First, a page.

An interesting fact about Venomous snakes is that they don’t have an endless supply of venom. The venom that snakes evolved has been designed for hunting their prey, not for defence. This means that their hunting style is reliant on the venom working. If they don’t have any venom they won’t be able to successfully hunt. A Venomous snake will strike at its prey and let the venom do its work. This is different to pythons and other non-venomous snakes who will constrict their prey. Most snakes (depending on the size and time of the year) will only eat once a week or once every two weeks. This means they have evolved to give themselves a long period of time to develop more venom to replace what they have used. 
What does this mean for you? If the snake was to bite you then it will have to wait to develop more venom before it can feed again. So a snake will generally only bite a human or non-prey animal like a dog or a cat in a life threatening situation. This can range from the snake being attacked by a dog, to it simply being startled enough when you step on it or put your hand near it. The snakes personal experience plays a huge part in this. Some snakes have no reason to be fearful of humans so will be very docile. Other snakes may have been attacked previously, or been stuck in a chicken coop or bathroom for days and is desperate for escape, making them very grumpy.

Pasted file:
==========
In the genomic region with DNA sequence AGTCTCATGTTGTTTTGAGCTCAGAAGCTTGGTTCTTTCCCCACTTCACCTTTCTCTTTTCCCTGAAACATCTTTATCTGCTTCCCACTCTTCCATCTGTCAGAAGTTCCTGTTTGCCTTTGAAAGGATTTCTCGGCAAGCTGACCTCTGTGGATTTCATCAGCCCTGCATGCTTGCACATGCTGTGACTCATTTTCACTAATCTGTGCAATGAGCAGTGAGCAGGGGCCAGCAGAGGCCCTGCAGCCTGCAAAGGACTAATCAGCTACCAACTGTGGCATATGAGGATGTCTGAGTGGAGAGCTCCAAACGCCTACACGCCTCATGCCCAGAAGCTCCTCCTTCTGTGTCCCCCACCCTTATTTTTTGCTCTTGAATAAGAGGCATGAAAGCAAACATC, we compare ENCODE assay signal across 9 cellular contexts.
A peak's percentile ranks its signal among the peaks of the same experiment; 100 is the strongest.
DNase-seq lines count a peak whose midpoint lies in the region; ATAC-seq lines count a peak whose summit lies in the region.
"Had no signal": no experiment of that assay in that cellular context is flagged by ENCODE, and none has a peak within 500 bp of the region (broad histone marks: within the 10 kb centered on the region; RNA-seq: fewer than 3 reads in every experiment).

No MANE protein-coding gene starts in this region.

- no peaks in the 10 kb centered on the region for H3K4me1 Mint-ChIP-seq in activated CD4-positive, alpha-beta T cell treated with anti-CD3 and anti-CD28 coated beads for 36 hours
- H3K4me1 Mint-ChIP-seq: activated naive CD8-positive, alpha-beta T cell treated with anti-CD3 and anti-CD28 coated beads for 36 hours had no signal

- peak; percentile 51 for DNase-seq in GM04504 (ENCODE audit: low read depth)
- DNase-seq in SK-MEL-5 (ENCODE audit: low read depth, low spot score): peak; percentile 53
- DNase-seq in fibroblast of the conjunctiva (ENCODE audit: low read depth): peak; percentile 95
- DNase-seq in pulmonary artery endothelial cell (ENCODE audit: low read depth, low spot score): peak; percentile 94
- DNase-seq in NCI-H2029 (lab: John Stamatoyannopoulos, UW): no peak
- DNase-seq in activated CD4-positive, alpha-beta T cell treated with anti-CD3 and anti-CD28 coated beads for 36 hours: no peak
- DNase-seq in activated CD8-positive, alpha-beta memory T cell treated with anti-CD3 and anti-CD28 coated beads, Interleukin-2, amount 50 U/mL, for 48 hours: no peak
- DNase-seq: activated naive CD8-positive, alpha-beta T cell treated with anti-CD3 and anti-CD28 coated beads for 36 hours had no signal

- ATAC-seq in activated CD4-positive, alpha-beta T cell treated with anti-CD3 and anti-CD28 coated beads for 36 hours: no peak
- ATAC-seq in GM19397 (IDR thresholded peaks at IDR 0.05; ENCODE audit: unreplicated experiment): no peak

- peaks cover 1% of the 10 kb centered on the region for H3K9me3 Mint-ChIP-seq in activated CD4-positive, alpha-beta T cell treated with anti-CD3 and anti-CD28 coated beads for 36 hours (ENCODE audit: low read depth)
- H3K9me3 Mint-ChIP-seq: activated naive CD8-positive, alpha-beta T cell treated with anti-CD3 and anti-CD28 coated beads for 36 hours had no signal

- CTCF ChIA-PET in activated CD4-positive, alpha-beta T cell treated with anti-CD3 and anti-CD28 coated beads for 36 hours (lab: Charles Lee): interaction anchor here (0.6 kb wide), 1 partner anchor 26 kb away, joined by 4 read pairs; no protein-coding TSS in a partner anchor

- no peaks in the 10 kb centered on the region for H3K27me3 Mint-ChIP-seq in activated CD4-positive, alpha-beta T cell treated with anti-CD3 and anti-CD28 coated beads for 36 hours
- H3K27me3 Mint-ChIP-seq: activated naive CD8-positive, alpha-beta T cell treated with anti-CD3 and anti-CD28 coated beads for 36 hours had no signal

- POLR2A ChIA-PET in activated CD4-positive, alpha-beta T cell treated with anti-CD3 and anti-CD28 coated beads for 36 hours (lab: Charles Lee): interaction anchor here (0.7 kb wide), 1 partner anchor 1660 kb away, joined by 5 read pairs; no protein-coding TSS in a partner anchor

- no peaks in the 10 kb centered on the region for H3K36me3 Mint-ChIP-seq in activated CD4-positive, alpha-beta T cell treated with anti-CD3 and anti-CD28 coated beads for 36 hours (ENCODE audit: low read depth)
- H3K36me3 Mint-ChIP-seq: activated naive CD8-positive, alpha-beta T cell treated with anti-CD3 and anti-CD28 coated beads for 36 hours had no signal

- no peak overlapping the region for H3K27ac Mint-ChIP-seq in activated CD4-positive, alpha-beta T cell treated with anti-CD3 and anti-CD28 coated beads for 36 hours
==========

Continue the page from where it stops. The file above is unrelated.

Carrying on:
Yes snakes can be docile.
Yes snakes can be aggressive.
When dealing with any wild snake it is best to contact a professional who has experience reading snake behaviour.
Because of the snakes limited venom supply, most snakes will give a few warning strikes to inform you to back off. If you don’t back off it may interoperate that as life threatening and decide to defend itself.
Remember Snakes are wild animals and think like wild animals. They will try and escape in a direction that is away from you first. If the snake is cornered, and its only way out is through you, then that is the way it is going to want to go.
Blue-tongues and Stumpy-tail lizards:
There is a common saying that if you have these lizards around you won’t have snakes. This is false, snakes like tiger snakes actually eat lizards.
Snakes always travel in pairs.
This is a common misconception. Snakes keep to themselves and can be very territorial, when it comes to other snakes. Smaller snakes are often an easy meal for a larger snake. Most snakes leave their children as soon as they are born or hatched from the eggs (depending on the species).
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